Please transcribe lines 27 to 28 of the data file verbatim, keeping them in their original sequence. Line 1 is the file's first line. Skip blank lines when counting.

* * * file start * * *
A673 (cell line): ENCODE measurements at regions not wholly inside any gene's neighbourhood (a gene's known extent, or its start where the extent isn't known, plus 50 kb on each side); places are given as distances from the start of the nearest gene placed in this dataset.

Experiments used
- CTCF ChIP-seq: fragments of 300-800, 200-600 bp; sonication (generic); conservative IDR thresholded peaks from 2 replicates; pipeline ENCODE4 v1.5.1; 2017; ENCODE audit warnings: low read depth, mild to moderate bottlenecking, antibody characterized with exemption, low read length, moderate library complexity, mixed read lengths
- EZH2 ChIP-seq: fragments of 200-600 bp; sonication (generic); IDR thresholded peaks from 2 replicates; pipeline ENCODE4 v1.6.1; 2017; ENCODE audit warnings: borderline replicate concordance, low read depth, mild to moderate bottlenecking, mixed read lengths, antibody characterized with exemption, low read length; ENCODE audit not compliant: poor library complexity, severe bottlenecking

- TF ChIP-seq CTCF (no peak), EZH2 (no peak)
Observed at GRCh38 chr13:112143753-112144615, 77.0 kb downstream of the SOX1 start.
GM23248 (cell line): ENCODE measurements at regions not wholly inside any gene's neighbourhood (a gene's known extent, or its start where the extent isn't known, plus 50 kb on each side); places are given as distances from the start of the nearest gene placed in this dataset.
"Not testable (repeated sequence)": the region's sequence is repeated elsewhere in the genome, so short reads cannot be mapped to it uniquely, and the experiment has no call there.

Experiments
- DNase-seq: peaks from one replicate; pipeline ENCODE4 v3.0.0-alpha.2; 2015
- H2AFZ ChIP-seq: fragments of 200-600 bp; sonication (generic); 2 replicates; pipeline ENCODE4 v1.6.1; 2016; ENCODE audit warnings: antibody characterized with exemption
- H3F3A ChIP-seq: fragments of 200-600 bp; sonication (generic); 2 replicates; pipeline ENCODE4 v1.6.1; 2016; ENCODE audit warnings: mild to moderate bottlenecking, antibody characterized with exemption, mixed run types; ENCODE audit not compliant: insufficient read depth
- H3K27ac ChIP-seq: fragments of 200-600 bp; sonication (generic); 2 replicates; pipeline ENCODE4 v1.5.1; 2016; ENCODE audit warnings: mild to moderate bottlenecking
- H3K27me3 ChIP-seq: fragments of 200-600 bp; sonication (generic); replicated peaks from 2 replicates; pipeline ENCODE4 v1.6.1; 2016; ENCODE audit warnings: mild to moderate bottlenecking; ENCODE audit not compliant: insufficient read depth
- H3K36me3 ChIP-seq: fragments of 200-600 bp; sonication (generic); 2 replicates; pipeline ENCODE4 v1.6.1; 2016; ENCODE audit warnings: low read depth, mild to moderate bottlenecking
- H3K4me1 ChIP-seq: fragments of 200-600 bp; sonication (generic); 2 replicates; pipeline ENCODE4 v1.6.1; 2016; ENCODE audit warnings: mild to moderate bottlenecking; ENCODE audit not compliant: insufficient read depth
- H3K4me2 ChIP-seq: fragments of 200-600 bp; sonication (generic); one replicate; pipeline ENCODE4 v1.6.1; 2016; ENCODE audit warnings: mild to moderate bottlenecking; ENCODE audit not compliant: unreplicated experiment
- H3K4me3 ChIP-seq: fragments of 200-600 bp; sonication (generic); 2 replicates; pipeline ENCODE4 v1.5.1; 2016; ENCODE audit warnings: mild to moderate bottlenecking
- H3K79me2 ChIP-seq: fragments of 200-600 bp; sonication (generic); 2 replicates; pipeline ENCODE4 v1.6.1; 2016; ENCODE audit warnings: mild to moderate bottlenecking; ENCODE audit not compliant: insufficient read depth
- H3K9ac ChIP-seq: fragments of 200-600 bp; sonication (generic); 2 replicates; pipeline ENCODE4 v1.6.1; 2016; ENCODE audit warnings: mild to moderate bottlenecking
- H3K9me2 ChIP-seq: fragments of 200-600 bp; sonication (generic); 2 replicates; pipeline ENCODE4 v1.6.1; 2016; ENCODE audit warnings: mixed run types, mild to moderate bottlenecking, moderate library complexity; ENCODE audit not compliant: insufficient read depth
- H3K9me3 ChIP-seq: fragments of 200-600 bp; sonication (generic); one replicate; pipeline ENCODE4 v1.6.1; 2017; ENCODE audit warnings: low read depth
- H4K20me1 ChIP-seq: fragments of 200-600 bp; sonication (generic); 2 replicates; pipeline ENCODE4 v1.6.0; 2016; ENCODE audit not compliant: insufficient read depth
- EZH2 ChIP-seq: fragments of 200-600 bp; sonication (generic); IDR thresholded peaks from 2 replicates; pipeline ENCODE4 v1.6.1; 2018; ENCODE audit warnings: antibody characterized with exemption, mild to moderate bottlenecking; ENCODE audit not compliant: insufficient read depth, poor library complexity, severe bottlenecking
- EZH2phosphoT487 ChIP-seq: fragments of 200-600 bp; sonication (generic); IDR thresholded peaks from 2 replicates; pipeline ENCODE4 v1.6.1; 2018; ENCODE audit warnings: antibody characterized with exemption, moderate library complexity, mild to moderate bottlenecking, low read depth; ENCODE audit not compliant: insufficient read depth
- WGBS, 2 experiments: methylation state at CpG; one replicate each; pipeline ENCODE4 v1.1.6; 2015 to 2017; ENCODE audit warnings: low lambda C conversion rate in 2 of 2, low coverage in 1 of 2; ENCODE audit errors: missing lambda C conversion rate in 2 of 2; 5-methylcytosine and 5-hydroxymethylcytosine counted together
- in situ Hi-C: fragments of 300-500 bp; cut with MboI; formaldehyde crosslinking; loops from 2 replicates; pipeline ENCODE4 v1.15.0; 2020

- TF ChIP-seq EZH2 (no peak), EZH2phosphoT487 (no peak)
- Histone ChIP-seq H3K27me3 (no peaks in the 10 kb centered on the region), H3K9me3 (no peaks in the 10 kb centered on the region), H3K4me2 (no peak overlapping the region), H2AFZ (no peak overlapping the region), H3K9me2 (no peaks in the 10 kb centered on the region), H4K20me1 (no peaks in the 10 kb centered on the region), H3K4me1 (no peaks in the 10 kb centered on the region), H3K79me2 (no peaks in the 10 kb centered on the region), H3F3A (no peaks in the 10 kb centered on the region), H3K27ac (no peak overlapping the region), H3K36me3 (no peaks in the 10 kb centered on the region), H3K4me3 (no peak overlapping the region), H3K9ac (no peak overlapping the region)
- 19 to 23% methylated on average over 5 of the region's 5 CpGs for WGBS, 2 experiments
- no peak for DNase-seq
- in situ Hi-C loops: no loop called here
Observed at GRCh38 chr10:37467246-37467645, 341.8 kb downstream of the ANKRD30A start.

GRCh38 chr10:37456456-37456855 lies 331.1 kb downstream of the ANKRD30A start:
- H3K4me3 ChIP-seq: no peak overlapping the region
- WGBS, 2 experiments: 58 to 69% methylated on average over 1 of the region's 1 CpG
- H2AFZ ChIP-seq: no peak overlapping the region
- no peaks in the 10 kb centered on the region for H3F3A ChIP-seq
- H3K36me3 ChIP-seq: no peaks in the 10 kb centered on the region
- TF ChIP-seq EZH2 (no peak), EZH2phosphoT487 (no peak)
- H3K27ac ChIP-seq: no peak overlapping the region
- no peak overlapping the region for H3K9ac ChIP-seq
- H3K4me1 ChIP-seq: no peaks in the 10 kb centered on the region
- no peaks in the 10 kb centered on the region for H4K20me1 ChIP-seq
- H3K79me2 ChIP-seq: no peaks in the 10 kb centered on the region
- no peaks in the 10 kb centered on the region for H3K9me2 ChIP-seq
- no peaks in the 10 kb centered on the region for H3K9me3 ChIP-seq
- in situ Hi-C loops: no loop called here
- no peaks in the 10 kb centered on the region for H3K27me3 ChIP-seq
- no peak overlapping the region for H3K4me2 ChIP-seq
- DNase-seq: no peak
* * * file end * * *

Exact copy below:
- in situ Hi-C: fragments of 300-500 bp; cut with MboI; formaldehyde crosslinking; loops from 2 replicates; pipeline ENCODE4 v1.15.0; 2020

- TF ChIP-seq EZH2 (no peak), EZH2phosphoT487 (no peak)